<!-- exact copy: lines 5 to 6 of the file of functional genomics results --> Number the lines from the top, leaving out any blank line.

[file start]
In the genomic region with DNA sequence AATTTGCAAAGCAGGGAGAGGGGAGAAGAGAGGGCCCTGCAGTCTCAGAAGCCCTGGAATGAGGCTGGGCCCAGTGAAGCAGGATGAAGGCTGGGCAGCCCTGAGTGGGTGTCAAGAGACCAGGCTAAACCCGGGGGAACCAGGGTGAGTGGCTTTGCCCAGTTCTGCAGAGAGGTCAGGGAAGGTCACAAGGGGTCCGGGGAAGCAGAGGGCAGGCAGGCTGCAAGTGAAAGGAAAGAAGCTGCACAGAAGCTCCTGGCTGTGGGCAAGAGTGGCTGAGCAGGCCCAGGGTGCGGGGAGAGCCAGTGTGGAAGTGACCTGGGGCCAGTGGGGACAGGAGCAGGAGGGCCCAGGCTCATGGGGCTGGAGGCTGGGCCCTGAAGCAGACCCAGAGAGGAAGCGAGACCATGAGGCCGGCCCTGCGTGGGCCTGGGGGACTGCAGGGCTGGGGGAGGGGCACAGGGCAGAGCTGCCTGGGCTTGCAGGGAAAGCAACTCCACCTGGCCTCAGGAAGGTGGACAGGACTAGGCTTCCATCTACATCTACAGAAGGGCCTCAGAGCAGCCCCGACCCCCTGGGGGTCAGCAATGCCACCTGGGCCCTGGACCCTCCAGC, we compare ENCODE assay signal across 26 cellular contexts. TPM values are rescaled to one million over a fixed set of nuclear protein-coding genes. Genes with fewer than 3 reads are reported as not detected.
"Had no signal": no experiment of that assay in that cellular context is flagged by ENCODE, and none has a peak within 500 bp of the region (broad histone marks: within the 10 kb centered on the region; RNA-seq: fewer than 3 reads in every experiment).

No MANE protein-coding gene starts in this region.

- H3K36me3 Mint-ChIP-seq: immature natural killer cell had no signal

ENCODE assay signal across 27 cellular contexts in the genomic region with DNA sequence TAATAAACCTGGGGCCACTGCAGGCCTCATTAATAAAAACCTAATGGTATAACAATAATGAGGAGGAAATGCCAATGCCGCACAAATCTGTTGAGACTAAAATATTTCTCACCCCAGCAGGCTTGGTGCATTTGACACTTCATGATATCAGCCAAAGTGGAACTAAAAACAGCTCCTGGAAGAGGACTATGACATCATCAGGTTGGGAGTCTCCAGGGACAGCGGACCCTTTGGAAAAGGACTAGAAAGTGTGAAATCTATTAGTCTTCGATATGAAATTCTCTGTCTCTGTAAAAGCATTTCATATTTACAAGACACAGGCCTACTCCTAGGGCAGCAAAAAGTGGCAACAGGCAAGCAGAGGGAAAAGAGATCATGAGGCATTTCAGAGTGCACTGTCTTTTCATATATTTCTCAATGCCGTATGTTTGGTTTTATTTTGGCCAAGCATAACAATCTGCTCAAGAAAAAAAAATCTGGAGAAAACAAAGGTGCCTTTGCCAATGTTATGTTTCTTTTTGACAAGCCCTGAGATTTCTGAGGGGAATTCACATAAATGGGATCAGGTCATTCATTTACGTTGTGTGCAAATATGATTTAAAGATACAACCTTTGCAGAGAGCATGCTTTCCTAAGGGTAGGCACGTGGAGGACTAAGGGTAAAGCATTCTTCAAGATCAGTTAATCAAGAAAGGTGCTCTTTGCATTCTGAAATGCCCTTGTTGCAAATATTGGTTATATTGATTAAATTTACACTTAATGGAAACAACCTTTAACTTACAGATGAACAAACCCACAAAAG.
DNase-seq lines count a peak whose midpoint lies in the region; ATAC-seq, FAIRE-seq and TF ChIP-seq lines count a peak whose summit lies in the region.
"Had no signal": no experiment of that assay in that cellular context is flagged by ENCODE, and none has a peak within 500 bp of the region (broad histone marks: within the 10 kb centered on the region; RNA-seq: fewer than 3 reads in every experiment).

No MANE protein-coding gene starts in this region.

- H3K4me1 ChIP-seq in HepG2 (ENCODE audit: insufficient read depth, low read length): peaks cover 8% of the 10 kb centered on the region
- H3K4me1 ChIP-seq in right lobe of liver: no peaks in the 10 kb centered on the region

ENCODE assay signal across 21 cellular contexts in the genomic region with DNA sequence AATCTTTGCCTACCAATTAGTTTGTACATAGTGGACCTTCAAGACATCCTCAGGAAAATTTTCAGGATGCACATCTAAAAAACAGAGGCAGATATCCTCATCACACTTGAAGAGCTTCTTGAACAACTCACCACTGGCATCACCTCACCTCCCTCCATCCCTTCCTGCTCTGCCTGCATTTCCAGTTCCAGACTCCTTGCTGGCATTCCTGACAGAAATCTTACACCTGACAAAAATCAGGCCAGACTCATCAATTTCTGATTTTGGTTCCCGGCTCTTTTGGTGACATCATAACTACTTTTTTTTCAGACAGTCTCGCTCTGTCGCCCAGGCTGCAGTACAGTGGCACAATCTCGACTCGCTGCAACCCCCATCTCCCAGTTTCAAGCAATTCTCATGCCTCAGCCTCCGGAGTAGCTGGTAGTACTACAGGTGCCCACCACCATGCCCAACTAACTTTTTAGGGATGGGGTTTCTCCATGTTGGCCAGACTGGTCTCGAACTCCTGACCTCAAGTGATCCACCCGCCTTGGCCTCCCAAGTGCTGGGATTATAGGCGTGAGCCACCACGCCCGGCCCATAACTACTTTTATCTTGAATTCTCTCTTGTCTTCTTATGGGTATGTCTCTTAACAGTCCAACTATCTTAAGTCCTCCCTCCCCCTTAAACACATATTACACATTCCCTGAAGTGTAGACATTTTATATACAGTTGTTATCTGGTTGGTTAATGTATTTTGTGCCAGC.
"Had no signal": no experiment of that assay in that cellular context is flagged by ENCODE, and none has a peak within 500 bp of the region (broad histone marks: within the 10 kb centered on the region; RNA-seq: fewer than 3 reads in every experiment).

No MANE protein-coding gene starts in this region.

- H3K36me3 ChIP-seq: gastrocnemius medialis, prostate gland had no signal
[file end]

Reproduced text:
ENCODE assay signal across 27 cellular contexts in the genomic region with DNA sequence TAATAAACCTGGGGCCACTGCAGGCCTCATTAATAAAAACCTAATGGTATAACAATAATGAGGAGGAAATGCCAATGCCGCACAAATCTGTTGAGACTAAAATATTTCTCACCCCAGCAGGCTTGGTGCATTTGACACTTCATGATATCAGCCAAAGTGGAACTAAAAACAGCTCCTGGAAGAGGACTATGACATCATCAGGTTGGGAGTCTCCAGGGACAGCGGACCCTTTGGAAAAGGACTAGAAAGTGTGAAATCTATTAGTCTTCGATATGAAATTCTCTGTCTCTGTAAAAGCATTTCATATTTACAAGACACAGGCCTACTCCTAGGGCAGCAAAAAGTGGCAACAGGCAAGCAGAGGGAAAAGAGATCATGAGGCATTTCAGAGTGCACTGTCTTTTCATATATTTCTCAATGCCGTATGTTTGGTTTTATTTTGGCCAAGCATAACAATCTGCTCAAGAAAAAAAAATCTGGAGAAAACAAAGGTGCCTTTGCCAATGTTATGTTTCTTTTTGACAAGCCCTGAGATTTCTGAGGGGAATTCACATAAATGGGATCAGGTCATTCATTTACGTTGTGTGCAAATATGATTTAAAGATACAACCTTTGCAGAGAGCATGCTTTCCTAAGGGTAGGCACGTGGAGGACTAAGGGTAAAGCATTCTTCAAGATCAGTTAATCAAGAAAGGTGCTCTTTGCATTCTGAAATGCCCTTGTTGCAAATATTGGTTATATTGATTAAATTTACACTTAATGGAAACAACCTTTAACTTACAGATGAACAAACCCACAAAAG.
DNase-seq lines count a peak whose midpoint lies in the region; ATAC-seq, FAIRE-seq and TF ChIP-seq lines count a peak whose summit lies in the region.